Philip Skemer

Assistant Professor
Department of Earth and Planetary Sciences

Washington University in Saint Louis
1 Brookings Dr. | Campus Box 1169 | St Louis, MO 63130 | 314-935-3584

About me: I am originally from New Jersey, and have spent most of my life on the i95 corridor. I ventured west to attend Pomona College, originally to major in physics, then philosophy, then politics. I decided to become a geologist during my sophomore year when I came to the sudden realization that looking at rocks in places like Zzyzx California was a viable career option. I went to Yale for graduate school, where I developed a life-long interest in hydraulics, power tools, and electrical tape. I have been teaching at Washington University since 2009.

Research Interests

My research interests include mantle deformation, the formation and the dynamics of plate boundaries, and the interpretation of seismological data. The underlying motivation for my research is to understand the remarkable phenomenon of plate tectonics and its variability among the terrestrial planets. While I am primarily an experimentalist, my research strategy is to use geologic or seismological observations to design experiments. I study the microstructures of naturally deformed rocks to infer the importance of specific deformation processes, and then develop experiments to investigate the sensitivity of these processes to a range of deformation conditions. From these experiments, we can make predictions about rock deformation at conditions or locations that are inaccessible to direct observation.

I am the PI of the Rock Deformation Lab at Washington University, part of the larger Experimental Studies of Planetary Materials (ESPM) group, which includes rock deformation and experimental geochemistry. Our group is also affiliated with the Institute of Materials Science and Engineering (IMSE) and the McDonnell Center for the Space Sciences (MCSS). The Rock Deformation lab has an original Griggs apparatus (gray rig in the center of the panorama, above), which is currently capable of deforming materials at pressures up to 1.5 GPa and temperatures up to ~1250 C, at strain-rates of 10-4 to 10-7 s-1. We are also building a one-of-a-kind apparatus called the Large Volume Torsion (LVT) apparatus, which will facilitate deformation of materials to larger strains at pressures of up to 6 GPa. We have a variety of analytical facilities at our disposal, including an Electron Backscatter Diffraction (EBSD) system for conducting microstructural studies of naturally and experimentally deformed materials, and a new Cameca 7f-geo SIMS instrument for high resolution geochemical analyses. Our research is currently supported by NSF through the Geophysics, Instrumentation and Facilities, MRI, and CAREER programs.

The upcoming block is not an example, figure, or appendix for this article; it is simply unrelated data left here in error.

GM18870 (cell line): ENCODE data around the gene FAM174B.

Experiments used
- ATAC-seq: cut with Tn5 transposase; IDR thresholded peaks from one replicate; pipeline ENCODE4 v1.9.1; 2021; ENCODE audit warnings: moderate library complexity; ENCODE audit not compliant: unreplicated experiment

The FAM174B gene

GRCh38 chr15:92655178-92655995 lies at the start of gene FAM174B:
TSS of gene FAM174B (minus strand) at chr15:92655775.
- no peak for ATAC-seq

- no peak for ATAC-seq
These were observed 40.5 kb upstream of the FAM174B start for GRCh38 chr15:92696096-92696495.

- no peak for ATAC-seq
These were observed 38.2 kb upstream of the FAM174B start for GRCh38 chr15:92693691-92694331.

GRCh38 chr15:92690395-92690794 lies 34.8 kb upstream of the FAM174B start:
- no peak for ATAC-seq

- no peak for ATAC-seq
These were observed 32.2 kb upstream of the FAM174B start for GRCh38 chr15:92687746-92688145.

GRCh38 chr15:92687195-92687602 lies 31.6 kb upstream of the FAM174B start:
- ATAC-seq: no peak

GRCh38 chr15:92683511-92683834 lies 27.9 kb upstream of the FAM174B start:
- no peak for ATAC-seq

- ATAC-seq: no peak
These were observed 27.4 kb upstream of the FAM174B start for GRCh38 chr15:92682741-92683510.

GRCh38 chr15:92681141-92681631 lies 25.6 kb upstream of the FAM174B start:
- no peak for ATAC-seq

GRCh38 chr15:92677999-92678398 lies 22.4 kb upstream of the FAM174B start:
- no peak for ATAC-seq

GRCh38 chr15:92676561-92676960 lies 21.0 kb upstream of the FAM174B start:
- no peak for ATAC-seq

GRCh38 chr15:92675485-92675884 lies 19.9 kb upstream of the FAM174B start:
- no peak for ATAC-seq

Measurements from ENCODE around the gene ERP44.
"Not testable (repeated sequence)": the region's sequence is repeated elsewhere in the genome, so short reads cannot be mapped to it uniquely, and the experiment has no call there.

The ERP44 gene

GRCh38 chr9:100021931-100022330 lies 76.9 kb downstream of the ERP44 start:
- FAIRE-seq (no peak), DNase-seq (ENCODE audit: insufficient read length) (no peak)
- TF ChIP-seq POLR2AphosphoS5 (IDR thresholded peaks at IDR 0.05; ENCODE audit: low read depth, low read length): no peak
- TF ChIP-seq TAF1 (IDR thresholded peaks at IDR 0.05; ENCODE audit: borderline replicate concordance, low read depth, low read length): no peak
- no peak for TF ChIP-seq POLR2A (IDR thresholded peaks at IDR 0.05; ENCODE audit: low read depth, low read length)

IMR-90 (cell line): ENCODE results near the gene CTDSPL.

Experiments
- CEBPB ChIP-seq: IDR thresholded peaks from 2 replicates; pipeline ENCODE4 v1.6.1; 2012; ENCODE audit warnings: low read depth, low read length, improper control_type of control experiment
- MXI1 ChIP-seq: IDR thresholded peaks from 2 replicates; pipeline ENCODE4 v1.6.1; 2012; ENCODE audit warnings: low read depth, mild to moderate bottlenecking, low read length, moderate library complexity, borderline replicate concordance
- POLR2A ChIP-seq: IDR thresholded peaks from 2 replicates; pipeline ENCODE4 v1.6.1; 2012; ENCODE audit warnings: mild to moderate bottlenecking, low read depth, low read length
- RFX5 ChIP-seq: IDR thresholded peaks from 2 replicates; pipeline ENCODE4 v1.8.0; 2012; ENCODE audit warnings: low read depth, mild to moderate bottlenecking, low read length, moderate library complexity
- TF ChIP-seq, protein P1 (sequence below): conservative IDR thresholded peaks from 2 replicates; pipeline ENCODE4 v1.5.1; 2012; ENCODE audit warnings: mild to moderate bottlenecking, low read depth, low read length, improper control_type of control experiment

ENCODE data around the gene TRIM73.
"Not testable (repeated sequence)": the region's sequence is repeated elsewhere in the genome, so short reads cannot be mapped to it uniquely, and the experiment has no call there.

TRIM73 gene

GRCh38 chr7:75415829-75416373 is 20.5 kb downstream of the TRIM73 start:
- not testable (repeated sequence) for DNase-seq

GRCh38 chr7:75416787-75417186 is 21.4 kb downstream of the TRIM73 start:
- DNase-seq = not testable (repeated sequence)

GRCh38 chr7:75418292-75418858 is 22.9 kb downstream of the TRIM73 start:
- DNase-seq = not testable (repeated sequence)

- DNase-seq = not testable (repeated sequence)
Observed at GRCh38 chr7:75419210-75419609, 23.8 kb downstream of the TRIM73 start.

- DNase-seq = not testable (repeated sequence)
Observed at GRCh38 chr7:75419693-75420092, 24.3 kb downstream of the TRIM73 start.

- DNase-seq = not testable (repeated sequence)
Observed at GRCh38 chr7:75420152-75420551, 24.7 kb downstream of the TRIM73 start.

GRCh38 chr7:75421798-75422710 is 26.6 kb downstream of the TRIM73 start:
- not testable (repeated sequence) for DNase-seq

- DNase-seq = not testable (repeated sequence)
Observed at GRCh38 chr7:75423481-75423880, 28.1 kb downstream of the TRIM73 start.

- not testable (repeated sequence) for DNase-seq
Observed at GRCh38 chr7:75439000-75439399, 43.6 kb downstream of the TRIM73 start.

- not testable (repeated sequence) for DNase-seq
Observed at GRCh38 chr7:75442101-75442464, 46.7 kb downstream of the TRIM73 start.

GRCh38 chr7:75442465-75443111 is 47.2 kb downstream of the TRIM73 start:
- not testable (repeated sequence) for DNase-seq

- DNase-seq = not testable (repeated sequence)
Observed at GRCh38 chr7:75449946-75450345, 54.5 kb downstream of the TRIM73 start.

Looking for PhD programs?

If you are interested in structural geology, rock mechanics, or geodynamics, and enjoy working with your hands, please send me an email. I would be happy to discuss my research program and graduate education at Washington University.

Recent Publications

PDFRahl, J.M., Skemer P. (2016) Microstructural evolution and rheology of quartz in a mid-crustal shear zone.Tectonophysics,
PDFKranjc K., Rouse Z., Flores K., Skemer P. (2016) Low temperature plastic rheology of olivine determined by nanoindentation, Geophysical Research Letters, 43, doi: 10.1002/2015GL065837
PDFSkemer P., Hansen L.N. (2016) Inferring upper-mantle flow from seismic anisotropy: An experimental perspective. Tectonophysics,
PDFBoneh Y., Morales L.F.G, Kaminski E., Skemer P. (2015) Modeling olivine CPO evolution with complex deformation histories—Implications for the interpretation of seismic anisotropy in the mantle. G3, doi:10.1002/2015GC005964
PDFBoneh Y., Skemer P. (2014) The effect of deformation history on the evolution of olivine CPO. Earth and Planetary Science Letters, 406, doi:10.1016/j.epsl.2014.09.018
PDFBruijn R.H.C., Skemer P. (2014) Grain-size sensitive rheology of orthopyroxene. Geophysical Research Letters, 41, doi:10.1002/2014GL060607
PDFLinckens J., Bruijn R.H.C., Skemer P. (2014) Dynamic recrystallization and phase mixing in experimentally deformed peridotite. Earth and Planetary Science Letters, 388 134–142, doi:10.1016/j.epsl.2013.11.037

Complete publication list


EPSc 201 Earth and the Environment (Spring)
EPSc 460 Introduction to Structural Geology (Fall)
EPSc 496 Undergraduate Field Experience (Spring)
EPSc 580 Deformation of Planetary Materials


Mindex_GUI.fig | Mindex_GUI.m — A matlab based graphical user interface for calculating the M-index